And yes, you guessed it, food and feminism? Of course I wanted to be a part of this conversation! Two subjects that are near and dear to my heart plus meeting a slew of inspiring women in the industry? I'm happy to report that my voice only cracked once during my introduction and I was able to touch on the issues of sexism, race, and sisterhood all in one sitting. Does that sound like a win-win? You bet your ass it does. 

panel11.jpg
photo credit: alexandra kacha

photo credit: alexandra kacha

photo credit: alexandra kacha

photo credit: alexandra kacha

photo credit: alexandra kacha

photo credit: alexandra kacha

Katy Milam, Chef & Tatanka Guerrero, Owner / Al Campo, Marfa, TX

“I’m moving to Marfa, I’ve got ten days.”

photo credit: irvianne torremoro

photo credit: irvianne torremoro

Katy Milam moved to Marfa from Los Angeles earlier this year. On a whim, she visited for three days after her good friend, Tatanka Guerrero, asked her to. He offered her a position as chef at Al Campo - the newest restaurant in town. The rest is history.

Katy spent the last 15 years in Los Angeles, working at a company that wasn’t challenging or creative enough. “My soul was dying,” she recalls as talked about her job search - she eventually responded to an ad from a production company that needed help executing workshops. When she interviewed, they admitted that they needed someone that could also cook. Within weeks, it turned into only cooking. It spiraled from there - she started doing catering gigs, productions, doing popups, and everything in between.

photo credit: irvianne torremoro

photo credit: irvianne torremoro

She comes from a long line of Cajuns from New Orleans, so it's no wonder that Katy felt at ease in the kitchen. Most of what she’s known in the kitchen, she learned from her mother and grandmother. The slower pace in Marfa has seeped into her routine, like it does for everyone thats moved there. She enjoys spending her time in the kitchen, perfecting her smoked chicken taco recipe and looking out the window as someone takes their first bite of food.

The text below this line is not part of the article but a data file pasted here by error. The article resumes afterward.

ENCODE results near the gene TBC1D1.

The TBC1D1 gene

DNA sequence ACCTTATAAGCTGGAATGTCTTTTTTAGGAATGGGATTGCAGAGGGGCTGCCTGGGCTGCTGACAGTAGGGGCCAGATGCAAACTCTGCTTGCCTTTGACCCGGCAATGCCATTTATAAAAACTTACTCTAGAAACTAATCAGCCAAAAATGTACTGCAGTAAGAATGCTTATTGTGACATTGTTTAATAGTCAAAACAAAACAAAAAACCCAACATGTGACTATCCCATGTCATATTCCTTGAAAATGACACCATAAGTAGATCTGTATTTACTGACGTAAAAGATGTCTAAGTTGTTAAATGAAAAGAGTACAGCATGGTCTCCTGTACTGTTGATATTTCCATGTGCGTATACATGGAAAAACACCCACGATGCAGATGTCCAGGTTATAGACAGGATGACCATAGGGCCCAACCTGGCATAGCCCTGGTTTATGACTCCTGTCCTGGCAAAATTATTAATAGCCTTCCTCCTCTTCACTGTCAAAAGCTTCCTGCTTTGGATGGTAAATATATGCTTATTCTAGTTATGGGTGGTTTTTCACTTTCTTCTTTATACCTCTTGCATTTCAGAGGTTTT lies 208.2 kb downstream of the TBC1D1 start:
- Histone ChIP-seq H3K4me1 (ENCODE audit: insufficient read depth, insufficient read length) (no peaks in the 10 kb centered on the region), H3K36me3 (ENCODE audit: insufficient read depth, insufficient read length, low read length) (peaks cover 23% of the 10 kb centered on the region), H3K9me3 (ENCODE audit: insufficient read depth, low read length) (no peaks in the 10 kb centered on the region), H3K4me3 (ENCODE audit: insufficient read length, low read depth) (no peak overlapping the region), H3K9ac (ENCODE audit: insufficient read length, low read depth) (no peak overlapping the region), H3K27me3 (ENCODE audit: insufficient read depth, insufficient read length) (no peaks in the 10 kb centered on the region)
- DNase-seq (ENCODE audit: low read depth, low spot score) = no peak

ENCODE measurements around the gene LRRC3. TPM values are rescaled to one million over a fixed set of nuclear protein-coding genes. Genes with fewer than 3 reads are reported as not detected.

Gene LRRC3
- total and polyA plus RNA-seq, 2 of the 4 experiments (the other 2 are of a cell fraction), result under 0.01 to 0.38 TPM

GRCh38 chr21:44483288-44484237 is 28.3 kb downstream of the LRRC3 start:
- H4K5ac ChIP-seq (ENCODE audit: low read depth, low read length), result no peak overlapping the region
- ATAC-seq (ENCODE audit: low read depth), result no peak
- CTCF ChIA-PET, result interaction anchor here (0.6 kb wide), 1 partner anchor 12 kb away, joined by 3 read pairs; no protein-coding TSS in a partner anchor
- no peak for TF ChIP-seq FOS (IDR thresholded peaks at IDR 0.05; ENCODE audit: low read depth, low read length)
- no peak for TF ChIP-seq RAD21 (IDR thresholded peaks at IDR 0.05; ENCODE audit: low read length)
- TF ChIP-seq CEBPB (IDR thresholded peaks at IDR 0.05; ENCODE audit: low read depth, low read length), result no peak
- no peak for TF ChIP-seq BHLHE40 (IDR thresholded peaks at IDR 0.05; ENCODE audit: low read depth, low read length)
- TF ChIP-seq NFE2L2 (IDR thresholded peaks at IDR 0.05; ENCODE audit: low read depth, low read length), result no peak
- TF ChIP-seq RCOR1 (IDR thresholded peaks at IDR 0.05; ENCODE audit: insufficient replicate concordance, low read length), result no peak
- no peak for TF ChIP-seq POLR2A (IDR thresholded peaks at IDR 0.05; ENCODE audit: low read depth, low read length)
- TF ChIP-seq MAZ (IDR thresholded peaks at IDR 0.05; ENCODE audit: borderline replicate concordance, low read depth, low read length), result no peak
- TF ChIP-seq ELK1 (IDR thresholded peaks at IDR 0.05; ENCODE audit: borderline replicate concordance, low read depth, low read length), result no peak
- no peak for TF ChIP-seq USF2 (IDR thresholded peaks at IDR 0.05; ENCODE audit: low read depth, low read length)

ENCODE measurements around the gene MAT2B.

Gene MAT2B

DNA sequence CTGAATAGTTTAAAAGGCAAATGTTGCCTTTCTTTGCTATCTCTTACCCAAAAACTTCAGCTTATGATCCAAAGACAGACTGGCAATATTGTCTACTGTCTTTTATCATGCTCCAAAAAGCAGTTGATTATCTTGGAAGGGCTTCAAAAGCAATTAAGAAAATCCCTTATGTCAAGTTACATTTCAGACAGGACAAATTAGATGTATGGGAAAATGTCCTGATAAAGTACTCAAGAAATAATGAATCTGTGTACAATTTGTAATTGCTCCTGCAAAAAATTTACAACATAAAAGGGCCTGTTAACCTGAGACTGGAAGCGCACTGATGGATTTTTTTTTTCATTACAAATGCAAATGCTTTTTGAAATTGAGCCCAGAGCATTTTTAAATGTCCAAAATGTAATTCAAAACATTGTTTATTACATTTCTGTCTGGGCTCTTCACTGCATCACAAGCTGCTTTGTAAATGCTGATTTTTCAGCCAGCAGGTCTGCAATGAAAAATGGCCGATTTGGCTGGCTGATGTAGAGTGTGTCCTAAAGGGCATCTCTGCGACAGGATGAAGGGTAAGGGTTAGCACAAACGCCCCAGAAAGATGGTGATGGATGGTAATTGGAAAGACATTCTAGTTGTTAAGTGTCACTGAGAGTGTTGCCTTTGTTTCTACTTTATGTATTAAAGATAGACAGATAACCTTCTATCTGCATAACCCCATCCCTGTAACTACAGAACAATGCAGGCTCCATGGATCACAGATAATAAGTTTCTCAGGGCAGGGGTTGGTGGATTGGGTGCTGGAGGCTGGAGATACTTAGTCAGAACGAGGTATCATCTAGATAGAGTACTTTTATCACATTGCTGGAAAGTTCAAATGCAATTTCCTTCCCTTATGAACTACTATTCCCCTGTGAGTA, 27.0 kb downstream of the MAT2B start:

As for Tatanka, he’s been in the industry for a bit. He worked the bar scene in Miami, to opened new concepts in Las Vegas, and after an epiphany with his business partner, he found himself in Marfa, enamored by the small town charm and ability to attract expats from all over the world to the remote Texas desert.

photo credit: irvianne torremoro

photo credit: irvianne torremoro

He spent the first three months in Marfa taking it in before breaking ground on the project. The idea of building out their hotel brand, Hotel Bohemio, was perfect for the environment.  “The journey that we are on right now is to become part of the community and to build culture,” he explains. You can tell that the man has put forth so much time and effort into the concept, making the Al Campo space as comfortable as possible. “You build a little bit of that passion every day here,” Tatanka stresses when he talks about the dedication and hard work that his small team has brought.

photo credit: irvianne torremoro

photo credit: irvianne torremoro